Look for above-average home price increases to continue this year and next year.
Pat Riley, the president of Allen Tate, says inventory shortages are not going away anytime soon. The historic recession that began in earnest in 2008 decimated the home construction industry with construction workers and contractors disappearing, some never to return.
“I don’t see shortages going away anytime soon because builders have a long way to go to get back up to full speed. Also, boomers are dragging their feet when it comes to downsizing,” Riley says. Boomers, some of them still recouping losses from the recession before they retire, are remodeling and staying put. Of course, shortages cause above-average appreciation because of supply and demand.
New home construction means year-over-year price gains of around 4 percent for existing homes are the norm in Charlotte, while Chicago and New York have seen declines of 2 percent and 3 percent, respectively. On the flip side are markets like Portland, Seattle and Denver, where price gains are in the double digits this year over last year, according to the S&P/Case-Shiller national home price index
“Once we get inventory realigned, annual price apprecation will fall back into the 3 percent to 4 percent range,” Riley said.
Regarding Lake Norman in particular, he said congestion on I-77 is less of a factor when it comes to real estate appreciation than it might be along a different interstate.
“I-77 is being addressed and light rail will follow at some point. Lake Norman has always been attractive for those who do not need to work downtown and can work at home, or are retired, and need access to a major airport,” he said, explaining that future generations will judge us on how we managed regional planning.
For luxury homes the critical Days on Market is improving, reflecting improving inventories. In the super-luxury market, though, it’s still a tough sell.
For Lake Norman homes from $1 million and $ 2 million in the Lake Norman area, DOM has dropped from 97 days to 69 days over the past year, a decline of near 29 percent, according to Abigail Jennings, president of Lake Norman Realty.
During the past 12 months, the same number of homes closed, 93 for each year, Jennings said.
For homes priced $2 million to $3 million, DOM increased more than 48 percent to 172 days compared to 116 days in the prior 12 months.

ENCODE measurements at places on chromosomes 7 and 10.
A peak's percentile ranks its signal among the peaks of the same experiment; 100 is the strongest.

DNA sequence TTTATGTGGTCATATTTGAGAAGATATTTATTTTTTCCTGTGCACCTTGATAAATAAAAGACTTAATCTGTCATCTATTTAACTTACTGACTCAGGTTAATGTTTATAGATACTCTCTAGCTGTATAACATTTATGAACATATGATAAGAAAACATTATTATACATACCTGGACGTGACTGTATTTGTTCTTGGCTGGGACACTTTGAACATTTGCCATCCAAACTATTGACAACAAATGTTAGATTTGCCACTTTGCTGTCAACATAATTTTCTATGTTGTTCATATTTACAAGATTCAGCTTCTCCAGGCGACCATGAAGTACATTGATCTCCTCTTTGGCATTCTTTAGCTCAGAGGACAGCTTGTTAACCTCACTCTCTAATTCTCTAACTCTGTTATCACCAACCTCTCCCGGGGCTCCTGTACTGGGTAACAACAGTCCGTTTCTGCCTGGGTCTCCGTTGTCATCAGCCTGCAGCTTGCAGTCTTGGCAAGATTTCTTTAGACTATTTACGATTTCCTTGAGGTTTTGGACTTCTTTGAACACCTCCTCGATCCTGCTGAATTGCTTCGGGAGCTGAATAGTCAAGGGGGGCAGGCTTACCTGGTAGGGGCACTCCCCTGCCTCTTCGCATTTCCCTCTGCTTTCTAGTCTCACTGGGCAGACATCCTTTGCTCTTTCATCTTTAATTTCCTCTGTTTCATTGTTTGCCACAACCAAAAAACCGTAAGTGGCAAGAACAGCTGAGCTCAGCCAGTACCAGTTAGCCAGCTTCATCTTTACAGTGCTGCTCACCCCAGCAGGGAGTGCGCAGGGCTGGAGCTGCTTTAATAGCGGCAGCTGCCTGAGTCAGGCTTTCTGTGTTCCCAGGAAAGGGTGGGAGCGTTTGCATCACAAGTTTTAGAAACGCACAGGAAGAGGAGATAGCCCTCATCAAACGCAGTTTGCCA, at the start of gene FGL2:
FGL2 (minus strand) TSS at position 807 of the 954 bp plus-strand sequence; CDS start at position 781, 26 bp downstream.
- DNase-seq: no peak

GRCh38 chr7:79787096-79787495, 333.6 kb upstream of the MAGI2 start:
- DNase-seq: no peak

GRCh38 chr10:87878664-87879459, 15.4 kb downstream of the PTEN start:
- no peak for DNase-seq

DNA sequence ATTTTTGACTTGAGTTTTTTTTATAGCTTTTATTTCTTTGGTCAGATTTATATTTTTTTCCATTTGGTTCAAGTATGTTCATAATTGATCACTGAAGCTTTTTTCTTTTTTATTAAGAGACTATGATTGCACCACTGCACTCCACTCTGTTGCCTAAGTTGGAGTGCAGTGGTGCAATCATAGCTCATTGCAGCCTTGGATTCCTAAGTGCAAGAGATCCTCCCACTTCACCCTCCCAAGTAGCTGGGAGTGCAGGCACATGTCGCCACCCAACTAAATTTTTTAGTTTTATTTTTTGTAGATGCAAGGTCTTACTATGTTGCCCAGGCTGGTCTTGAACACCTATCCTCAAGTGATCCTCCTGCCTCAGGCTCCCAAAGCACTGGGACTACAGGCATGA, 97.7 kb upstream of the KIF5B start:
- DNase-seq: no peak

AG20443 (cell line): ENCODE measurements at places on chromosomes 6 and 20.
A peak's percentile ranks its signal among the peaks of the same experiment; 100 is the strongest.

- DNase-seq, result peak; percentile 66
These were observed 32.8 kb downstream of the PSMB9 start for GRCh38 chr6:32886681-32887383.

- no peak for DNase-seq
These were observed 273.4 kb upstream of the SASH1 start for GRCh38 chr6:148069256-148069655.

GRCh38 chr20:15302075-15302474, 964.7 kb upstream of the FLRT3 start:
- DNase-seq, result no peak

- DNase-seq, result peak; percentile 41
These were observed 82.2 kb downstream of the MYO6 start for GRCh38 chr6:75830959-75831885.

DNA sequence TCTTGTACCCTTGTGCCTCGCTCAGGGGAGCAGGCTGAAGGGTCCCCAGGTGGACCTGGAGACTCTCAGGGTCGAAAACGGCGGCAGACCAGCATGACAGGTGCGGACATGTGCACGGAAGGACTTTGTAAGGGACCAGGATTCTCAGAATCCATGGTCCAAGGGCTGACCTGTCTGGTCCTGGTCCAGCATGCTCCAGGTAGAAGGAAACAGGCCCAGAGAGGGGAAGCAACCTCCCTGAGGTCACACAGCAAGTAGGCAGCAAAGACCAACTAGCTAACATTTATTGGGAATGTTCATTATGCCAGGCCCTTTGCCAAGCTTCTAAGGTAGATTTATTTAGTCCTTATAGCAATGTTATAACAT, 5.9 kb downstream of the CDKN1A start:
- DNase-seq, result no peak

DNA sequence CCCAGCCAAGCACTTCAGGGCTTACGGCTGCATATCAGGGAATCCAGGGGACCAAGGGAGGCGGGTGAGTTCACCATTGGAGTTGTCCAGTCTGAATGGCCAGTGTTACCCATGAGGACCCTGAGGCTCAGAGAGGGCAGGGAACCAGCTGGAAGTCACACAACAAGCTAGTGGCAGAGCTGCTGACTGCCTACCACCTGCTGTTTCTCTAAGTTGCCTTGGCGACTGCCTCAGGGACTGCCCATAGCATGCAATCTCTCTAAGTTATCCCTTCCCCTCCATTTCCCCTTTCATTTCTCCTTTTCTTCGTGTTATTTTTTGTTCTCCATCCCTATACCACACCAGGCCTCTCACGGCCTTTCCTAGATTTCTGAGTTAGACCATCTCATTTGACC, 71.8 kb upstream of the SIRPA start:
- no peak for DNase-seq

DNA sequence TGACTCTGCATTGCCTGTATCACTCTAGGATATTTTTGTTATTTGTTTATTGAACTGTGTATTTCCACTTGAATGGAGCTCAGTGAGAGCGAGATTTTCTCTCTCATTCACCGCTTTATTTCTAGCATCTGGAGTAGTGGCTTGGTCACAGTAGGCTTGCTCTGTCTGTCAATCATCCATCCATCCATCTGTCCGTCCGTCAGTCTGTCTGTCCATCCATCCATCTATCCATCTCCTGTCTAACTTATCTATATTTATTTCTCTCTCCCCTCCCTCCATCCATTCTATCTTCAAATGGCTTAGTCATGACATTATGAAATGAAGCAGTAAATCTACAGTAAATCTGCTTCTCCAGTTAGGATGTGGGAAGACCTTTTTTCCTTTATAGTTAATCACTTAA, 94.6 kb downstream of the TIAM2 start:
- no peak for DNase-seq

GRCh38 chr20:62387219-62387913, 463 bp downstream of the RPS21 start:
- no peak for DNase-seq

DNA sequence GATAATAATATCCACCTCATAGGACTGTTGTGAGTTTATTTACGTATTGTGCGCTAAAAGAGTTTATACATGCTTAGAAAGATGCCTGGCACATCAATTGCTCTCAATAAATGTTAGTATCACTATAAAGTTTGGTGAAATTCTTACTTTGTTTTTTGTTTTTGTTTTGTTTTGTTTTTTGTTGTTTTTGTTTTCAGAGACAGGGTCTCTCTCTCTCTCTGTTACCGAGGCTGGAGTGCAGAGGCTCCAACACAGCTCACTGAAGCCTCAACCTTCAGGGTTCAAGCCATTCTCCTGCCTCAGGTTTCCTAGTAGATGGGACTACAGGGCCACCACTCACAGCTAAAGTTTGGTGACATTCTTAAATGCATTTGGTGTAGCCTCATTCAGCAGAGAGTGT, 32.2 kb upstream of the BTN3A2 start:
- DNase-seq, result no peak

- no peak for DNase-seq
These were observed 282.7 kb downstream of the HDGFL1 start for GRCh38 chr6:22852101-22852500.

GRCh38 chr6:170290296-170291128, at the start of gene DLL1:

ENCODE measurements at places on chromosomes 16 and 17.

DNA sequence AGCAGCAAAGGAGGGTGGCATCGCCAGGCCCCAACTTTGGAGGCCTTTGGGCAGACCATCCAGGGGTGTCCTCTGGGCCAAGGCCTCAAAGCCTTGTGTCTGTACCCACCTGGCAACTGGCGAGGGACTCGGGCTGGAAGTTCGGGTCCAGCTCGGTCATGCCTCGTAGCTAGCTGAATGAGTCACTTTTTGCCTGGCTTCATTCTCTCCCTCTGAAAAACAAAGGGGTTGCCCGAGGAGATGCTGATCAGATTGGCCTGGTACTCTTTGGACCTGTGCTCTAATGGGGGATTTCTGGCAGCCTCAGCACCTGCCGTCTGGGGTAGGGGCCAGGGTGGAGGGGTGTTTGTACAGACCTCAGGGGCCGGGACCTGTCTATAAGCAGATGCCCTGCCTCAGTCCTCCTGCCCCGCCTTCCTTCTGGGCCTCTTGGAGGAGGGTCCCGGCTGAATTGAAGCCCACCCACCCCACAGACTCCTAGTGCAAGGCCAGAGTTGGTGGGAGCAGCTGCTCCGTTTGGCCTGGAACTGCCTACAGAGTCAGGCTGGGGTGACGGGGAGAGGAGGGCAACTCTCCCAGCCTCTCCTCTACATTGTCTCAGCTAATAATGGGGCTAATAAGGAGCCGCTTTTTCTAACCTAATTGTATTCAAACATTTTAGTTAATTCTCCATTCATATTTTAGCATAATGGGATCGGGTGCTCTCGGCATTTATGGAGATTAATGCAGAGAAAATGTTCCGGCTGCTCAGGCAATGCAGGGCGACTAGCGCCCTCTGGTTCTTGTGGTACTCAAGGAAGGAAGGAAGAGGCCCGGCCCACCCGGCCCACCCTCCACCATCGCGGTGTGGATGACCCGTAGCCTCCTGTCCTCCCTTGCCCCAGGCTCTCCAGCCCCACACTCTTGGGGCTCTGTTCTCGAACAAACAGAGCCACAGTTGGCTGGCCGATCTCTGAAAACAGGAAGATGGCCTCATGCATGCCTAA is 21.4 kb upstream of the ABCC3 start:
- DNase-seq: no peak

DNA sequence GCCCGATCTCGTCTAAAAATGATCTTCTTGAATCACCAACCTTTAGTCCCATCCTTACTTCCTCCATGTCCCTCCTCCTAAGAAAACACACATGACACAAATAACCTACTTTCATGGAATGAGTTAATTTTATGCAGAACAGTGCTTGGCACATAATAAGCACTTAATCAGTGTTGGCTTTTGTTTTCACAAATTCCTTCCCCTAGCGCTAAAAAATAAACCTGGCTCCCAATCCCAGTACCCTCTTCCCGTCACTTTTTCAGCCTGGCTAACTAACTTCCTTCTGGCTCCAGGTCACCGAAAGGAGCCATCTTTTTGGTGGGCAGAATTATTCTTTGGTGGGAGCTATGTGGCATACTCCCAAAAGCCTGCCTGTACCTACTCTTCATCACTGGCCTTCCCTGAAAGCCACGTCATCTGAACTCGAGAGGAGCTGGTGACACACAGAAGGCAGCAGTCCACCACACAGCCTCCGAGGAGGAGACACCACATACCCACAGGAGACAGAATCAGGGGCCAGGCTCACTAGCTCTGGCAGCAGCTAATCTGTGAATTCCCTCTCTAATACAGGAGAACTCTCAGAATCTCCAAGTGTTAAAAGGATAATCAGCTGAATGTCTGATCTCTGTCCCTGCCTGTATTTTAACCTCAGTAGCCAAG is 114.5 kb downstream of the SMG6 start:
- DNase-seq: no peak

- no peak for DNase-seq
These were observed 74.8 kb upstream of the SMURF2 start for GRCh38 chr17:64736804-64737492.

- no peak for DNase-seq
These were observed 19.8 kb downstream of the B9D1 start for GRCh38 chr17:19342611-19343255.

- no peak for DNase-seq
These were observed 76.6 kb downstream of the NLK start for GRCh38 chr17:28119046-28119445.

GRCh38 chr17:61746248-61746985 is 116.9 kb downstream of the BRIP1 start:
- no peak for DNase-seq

“Closings are down in this range too, with 13 homes closing in the past 12 months, compared to 16 in the prior 12 months,” Jennings said.
But for homes over $3 million, DOM fell to 133 days in the past 12 months, vs. 182 days during the preceding 12 months, a 27 percent decline.
Closings in super-luxury range went to three in past 12 months compared to four in the prior 12 months.
A 6,600 square foot home at 6813 Highgrove Place in Concord has sold for $857,500 after being listed three months ago for $895,000. The five-bedroom French Provincial home sits on two acres in a gated neighborhood off Trinity Church Road and has a pool.. The house, built in 2000, has a tax value of $769,590. Inside features include a wet bar, billiards room and a workshop. The house is cool: It has four HVAC systems. The listing agent was Monica Besecker with Keller Williams in Mooresville. Sandra Thomas with Roby Realty brought the buyers to the closing table.
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A 5,673-square-foot house at 7200 Three Sisters Lane has sold for $927,000 after being listed at $937,900 a week earlier. The house, which sits on 1.6 acres in the Jacob’s Ridge subdivision, has five bedrooms and four baths as well as two half-baths. The first-floor master suite includes marble and multiple shower-heads in the walk-in shower. There is a large screened porch and patio off the living room. The tax value of the home is $884,860. The listing agent was Aaron Davis of Cottingham Chalk. The selling agent was Teresa Hoefl of Berkshire Hathaway.
A 5,500 square foot lakefront home has sold for $1.215 million after being listed at $1.225 million less than two weeks before. The house, which sits on nearly two acres, has a second living quarters on the lake level, complete with a full kitchen. The four bedroom, five bath house has a tax value of $898,000. Maria Jacobs of Lake Norman Realty represented the sellers, while Jacqueline Martinez represented the buyers.
The definitive lake house has sold at the end of Mollypop Lane for $1.4 million, having been listed at $1.49 million by Dixie Dean with Allen Tate. Sited near the top of a point lot, the 2,700-square foot, three-level coastal modern contemporary has 424 feet of waterfront and commanding views of the lake. The house, which has a tax value of $1.2 million, was on the market for two months. Dean also represented the buyers.
A house at 18019 Shearer Road in River Run has sold for $745,000 after being on the market for four months. Listed at $760,000 by Lynne Shapiro of Lake Norman Realty, the house has four bedrooms and four baths in 3,769 square feet of space. Newly built, the house has a kitchenette in the bonus room as well as as a master and guest room on the main floor. Bene’t McSwain-Cash represented the buyers. Tax value is $694,000